The Burdyne/Burdine family entered these notes in two ways recently.  Richard Burdyne was requested, apparently, by William Carpenter, the immigrant, to write his (William's) will.  The ensuing objection to this will furnished some insight into Richard Burdyne.  Then we had the Sampson family, who had some marriages with the Burdyne family.

I draw upon the material written by Carol Ann Burdine for a series of articles in Beyond Germanna.  She cited many contributors to her work, including Craig Kilby.

The origins of Richard Burdyne are totally obscure (at least to me).  No one claims he is a German, and he probably was not.  He lived among the Germans, but maybe this was because he married Catherine Tanner, a member of the Germanna Tanner (Gerber) family.  It could have been the reverse of this, as he may have settled first, then married Catherine.  Since all of his descendants have a Germanna ancestor, all Burdines/Burdynes are entitled to full Germanna status.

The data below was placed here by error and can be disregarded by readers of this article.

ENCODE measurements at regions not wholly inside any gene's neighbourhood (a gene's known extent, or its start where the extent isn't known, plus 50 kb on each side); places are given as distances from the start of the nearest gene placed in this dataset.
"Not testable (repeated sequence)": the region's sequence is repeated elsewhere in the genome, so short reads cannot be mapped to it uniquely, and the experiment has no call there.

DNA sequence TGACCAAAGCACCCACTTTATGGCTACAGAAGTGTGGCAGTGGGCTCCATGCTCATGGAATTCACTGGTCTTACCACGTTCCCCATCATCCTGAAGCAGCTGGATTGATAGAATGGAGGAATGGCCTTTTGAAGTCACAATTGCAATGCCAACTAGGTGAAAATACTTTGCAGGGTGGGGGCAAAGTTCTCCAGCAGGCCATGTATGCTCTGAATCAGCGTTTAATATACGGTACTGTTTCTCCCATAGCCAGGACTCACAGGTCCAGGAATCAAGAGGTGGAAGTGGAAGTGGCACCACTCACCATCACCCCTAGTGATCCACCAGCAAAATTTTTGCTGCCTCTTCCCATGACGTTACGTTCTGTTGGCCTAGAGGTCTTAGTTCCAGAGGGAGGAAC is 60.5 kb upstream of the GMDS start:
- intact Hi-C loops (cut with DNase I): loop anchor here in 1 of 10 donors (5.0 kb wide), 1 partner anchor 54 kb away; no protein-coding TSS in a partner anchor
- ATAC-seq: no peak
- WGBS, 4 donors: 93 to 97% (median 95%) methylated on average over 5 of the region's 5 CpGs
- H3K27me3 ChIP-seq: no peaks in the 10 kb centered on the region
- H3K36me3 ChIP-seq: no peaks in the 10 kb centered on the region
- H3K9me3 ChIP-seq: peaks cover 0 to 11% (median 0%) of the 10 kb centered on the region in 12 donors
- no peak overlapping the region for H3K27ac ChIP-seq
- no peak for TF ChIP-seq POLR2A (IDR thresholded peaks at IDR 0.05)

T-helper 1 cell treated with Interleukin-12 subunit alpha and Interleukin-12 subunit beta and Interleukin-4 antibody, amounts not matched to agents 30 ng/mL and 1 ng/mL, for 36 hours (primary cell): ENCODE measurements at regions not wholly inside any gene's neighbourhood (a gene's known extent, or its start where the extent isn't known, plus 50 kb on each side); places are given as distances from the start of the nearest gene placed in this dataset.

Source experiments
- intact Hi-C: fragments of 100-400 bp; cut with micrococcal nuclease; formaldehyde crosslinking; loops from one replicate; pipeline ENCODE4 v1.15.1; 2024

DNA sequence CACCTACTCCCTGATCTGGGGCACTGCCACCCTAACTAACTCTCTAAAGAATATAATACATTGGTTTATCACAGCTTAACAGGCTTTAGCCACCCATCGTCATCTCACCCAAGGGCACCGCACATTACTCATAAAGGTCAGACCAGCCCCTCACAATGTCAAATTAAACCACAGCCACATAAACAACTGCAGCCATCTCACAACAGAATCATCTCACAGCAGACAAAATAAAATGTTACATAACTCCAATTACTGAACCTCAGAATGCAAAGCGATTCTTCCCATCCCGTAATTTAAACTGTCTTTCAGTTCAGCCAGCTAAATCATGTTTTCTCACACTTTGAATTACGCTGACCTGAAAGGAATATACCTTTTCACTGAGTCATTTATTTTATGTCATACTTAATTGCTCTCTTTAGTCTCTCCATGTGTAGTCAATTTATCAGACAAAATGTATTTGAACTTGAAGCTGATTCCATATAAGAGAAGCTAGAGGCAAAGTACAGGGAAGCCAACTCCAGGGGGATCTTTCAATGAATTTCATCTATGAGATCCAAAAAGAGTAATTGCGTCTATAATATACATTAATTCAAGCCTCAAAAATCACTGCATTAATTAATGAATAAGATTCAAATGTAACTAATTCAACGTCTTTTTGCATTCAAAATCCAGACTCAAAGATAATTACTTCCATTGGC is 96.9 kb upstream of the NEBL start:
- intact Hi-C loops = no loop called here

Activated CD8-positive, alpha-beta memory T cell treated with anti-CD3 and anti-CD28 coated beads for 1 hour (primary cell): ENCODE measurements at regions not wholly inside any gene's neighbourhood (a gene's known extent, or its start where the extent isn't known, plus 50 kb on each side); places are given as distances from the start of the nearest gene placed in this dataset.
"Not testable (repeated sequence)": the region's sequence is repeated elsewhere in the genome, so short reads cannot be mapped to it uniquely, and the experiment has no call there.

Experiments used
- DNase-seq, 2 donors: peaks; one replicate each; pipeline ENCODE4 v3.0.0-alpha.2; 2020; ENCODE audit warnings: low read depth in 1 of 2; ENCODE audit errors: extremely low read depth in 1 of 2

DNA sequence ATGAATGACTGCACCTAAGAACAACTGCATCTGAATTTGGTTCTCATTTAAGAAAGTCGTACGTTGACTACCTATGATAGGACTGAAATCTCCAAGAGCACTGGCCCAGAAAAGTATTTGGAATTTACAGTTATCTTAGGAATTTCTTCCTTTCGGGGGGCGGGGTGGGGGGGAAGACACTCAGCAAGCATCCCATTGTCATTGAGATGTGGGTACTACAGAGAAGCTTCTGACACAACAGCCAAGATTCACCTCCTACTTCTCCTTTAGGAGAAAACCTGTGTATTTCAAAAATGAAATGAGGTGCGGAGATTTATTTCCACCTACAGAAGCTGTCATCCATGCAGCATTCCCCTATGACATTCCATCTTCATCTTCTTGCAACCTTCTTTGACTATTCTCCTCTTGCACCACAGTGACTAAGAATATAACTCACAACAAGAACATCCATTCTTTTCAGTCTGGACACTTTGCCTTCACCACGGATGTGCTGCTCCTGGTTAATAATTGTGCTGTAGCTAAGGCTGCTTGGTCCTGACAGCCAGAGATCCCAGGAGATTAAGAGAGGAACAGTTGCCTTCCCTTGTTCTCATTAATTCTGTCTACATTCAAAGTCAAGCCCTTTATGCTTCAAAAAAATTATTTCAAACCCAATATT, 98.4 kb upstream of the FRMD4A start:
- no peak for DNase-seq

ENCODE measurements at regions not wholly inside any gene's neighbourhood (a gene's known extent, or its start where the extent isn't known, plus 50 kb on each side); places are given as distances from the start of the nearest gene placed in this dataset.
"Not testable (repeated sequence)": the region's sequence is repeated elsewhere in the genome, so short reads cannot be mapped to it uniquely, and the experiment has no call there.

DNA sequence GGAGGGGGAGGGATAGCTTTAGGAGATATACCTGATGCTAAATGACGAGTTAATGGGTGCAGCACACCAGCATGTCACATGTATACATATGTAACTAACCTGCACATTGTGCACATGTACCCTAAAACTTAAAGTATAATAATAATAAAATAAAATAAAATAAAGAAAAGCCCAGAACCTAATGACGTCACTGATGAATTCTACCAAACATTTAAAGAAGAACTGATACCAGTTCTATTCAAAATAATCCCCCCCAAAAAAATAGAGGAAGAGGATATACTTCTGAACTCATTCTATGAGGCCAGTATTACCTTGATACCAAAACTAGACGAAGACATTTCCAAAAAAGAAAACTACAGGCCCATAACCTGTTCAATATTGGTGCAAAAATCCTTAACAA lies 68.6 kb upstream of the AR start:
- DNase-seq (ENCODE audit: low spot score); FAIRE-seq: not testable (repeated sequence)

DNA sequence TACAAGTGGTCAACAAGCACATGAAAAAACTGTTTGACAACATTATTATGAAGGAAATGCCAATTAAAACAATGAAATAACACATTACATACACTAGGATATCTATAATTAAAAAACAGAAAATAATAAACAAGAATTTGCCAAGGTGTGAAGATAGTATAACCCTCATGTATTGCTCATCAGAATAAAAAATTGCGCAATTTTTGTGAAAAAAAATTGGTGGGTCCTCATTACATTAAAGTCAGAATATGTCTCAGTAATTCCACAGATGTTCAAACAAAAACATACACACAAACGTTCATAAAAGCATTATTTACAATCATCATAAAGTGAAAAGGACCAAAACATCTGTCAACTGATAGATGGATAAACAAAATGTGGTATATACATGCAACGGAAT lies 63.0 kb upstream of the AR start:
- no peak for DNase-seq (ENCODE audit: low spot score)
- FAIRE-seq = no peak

I have wondered if Richard might have been a Huguenot.  Would the name Burdyne suggest a Huguenot origin? Or has the name been encountered as an English name?

Richard and Catherine had six children, the oldest of whom was Reginald.  He was the only one who was not a minor when his father died, about 1761.  The name Reginald has given everyone a problem, English and Germans alike.  In Culpeper Class 71 he is listed as Oreginal (perhaps Original since "i" and "e" are very hard to distinguish).  Down at the Lutheran Church he was given as Richard (which creates a confusion with his father).  No one seems to recognize the name Reginald.  The will of his father, Richard, says Reginall.  Richard appointed Reginall, and his good friend, George Row, to be executors.